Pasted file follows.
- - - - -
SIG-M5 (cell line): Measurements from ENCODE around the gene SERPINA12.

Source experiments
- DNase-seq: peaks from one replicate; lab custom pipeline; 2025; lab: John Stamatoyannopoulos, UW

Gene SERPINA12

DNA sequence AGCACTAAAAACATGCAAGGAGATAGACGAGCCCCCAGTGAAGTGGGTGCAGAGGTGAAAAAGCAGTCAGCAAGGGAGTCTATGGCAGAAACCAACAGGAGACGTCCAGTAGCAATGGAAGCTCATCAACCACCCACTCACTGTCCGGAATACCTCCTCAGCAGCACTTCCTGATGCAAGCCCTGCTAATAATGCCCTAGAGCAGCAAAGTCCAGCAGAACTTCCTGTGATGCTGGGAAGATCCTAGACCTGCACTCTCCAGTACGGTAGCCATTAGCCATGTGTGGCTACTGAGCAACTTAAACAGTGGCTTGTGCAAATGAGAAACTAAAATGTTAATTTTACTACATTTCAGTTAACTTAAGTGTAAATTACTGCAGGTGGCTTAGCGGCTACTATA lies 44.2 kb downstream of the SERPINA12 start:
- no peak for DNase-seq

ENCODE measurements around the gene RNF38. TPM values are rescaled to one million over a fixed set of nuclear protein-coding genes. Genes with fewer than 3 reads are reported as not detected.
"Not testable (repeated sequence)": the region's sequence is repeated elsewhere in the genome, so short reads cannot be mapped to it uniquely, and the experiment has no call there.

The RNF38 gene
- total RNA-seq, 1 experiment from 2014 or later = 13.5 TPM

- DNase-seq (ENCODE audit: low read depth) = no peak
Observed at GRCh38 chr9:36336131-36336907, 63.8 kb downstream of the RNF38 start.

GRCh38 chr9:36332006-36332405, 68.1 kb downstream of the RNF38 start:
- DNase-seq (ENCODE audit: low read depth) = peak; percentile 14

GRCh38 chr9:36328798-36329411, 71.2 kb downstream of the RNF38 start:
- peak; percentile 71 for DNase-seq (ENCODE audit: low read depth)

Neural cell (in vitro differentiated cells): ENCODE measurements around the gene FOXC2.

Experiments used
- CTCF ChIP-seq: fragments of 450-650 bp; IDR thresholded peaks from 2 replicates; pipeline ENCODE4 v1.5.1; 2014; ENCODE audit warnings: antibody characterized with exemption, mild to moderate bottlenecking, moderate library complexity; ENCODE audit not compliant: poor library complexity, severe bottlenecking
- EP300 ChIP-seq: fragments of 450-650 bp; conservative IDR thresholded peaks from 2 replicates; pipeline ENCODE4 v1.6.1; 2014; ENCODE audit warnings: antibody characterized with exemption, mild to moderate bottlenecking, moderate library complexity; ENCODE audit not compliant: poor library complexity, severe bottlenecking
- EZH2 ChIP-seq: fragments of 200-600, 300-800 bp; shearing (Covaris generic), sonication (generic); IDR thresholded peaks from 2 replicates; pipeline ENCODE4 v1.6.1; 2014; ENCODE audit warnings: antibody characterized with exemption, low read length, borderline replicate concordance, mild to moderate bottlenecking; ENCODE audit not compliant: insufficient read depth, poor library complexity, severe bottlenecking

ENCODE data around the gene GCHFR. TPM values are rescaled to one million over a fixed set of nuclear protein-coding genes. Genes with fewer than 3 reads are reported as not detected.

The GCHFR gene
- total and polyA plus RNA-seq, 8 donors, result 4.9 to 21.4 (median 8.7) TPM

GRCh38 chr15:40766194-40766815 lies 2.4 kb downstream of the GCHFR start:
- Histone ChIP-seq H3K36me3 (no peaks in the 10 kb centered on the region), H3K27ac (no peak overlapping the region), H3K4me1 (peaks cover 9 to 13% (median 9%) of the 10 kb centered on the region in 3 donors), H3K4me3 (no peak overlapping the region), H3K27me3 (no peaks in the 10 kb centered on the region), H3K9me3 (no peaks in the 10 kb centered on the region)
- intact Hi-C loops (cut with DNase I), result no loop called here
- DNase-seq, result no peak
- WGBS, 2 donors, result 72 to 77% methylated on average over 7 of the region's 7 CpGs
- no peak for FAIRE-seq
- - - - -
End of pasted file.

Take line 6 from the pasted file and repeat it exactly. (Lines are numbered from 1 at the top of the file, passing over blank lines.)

- no peak for DNase-seq